The police are also condemned by the Investigation Commission for the measures they took in the aftermath of the protests which are deemed to have been ‘disproportional and illegal'. The report finds that those arrested were done so at random and often lacking any reasonable grounds. Polices bodies applied disproportionate and abusive force when apprehending and holding people, often very young, in custody, which infringed most of the procedural guarantees granted by the constitution, national legislation and international documents ratified by the Republic of Moldova. The then President Vladimir Voronin, also the leader of the Communist Party, and one of his advisors are also found to have broken the law for actions they took during the protests, in giving direct orders to employees of the Ministry for Internal Affairs and for ordering the interruption of mobile communication in the places where the demonstrations were held, respectively.

The Investigation Commission's report, while comprehensive, has its impact lessened by its own claim to be neither an ‘indictment' nor a ‘verdict'. This may be the result of the nine cross-party members, with representatives from the Liberal Party, the Democratic Party and Moldova Noastra Alliance and lead by Chairman Vitalie Nagacevschi, for the Liberal Democratic Party and Deputy Chairman, Vadim Misin, for the Communist Party failing to reach conclusive agreement. While the report appears to have met its objective, in elucidating, i.e. throwing light on, the events of last April, its inability provide definitive conclusions means that it can be seen as first stage of a longer process. The work still to be done is clearly highlighted by the long list of recommendations provided by the Commission, the most significant of which are presented below.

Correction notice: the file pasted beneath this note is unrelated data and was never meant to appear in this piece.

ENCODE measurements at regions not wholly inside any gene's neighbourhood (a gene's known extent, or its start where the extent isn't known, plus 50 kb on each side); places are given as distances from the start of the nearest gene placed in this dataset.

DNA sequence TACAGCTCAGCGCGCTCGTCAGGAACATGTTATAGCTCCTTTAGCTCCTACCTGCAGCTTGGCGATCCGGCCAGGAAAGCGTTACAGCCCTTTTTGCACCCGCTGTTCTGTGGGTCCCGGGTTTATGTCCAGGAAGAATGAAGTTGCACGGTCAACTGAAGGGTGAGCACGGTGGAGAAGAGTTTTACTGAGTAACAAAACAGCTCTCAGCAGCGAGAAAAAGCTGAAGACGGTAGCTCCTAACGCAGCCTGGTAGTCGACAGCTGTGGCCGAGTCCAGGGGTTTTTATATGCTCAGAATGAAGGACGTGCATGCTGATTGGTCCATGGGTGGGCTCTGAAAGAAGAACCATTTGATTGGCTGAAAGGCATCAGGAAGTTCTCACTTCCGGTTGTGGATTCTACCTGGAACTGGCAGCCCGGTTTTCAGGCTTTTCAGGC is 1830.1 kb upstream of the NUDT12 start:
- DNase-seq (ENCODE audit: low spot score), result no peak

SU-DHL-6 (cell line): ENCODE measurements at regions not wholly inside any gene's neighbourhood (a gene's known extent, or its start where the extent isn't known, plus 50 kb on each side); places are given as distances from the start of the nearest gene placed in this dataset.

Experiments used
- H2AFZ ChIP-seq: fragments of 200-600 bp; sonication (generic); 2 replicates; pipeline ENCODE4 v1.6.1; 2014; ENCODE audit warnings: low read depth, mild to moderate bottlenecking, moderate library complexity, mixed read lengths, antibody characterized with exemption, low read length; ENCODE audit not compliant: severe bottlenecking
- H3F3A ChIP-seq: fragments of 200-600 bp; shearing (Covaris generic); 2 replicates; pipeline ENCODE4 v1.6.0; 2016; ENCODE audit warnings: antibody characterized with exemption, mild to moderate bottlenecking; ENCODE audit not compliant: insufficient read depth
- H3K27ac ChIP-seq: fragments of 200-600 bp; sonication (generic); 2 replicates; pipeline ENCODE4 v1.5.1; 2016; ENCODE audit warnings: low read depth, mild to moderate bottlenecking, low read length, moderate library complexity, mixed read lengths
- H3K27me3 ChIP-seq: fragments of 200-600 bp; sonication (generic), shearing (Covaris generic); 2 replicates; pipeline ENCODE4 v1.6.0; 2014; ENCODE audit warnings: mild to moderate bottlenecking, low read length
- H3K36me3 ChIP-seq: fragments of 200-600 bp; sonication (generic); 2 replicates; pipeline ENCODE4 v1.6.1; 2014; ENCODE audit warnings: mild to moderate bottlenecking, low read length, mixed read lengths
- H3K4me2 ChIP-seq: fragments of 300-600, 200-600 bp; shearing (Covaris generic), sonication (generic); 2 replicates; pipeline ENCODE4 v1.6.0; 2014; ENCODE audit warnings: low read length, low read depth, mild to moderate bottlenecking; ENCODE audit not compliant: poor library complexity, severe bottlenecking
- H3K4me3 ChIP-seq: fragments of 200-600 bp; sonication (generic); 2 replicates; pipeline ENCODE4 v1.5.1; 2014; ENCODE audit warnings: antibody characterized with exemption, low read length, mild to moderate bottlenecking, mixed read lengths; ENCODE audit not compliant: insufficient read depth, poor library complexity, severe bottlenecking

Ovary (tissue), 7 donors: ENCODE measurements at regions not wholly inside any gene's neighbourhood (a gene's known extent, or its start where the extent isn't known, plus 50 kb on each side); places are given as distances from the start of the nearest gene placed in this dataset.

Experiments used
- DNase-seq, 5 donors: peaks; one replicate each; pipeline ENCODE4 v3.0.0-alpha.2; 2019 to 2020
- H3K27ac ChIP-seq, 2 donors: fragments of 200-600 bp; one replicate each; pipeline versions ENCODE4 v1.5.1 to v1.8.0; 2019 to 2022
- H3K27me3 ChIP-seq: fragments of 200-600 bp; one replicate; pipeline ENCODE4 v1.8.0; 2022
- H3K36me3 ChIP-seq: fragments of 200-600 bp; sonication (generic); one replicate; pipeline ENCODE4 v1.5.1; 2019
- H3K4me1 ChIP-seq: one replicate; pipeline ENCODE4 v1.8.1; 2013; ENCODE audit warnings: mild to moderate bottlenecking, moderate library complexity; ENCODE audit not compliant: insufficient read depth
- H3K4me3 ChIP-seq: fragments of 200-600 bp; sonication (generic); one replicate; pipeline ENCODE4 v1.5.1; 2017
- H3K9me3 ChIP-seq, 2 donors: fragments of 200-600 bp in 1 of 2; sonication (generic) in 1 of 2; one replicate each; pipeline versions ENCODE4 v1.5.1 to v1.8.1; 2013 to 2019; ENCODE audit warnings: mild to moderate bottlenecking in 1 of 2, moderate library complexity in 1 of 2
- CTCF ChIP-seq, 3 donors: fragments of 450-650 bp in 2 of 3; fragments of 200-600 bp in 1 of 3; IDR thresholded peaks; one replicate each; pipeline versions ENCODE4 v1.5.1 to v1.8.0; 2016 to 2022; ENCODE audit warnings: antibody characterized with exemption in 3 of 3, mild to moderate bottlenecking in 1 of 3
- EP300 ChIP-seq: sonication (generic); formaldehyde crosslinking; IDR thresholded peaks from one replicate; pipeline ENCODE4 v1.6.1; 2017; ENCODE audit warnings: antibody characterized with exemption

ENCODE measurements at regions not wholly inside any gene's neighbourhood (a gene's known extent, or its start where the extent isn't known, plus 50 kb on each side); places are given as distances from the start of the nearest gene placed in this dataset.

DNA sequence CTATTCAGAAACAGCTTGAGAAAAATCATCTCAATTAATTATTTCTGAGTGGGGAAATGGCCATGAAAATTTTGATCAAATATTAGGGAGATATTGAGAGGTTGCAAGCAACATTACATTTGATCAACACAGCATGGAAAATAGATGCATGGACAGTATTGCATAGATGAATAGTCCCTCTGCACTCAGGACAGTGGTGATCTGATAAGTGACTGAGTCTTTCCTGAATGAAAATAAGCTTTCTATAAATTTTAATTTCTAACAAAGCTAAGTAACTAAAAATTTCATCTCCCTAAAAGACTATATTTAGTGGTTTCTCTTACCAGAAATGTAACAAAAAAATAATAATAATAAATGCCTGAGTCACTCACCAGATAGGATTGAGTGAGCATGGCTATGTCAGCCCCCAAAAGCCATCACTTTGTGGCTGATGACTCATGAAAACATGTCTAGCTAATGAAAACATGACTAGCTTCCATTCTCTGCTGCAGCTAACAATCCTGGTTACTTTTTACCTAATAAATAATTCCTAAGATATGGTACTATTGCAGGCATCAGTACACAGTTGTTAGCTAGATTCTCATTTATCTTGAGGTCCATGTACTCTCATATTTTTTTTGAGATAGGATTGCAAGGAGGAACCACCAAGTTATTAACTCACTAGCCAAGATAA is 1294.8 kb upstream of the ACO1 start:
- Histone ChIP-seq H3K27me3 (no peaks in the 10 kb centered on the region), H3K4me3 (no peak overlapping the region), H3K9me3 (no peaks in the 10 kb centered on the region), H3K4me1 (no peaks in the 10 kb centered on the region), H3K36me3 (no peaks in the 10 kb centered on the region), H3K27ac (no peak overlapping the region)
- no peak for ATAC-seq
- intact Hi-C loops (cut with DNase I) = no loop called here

The Investigation Commission recommends, inter-alia, that:

The Office of the Prosecutor General should:
• verify additionally the hypothesis of forged/rigged elections of 05 April 2009
• verify the legality of actions of State Protection and Guard employees, who abandoned the Parliamentary building, when one of their main function's is to "ensure the security of persons who benefit of state protection and guard the working headquarters and residencies of these persons"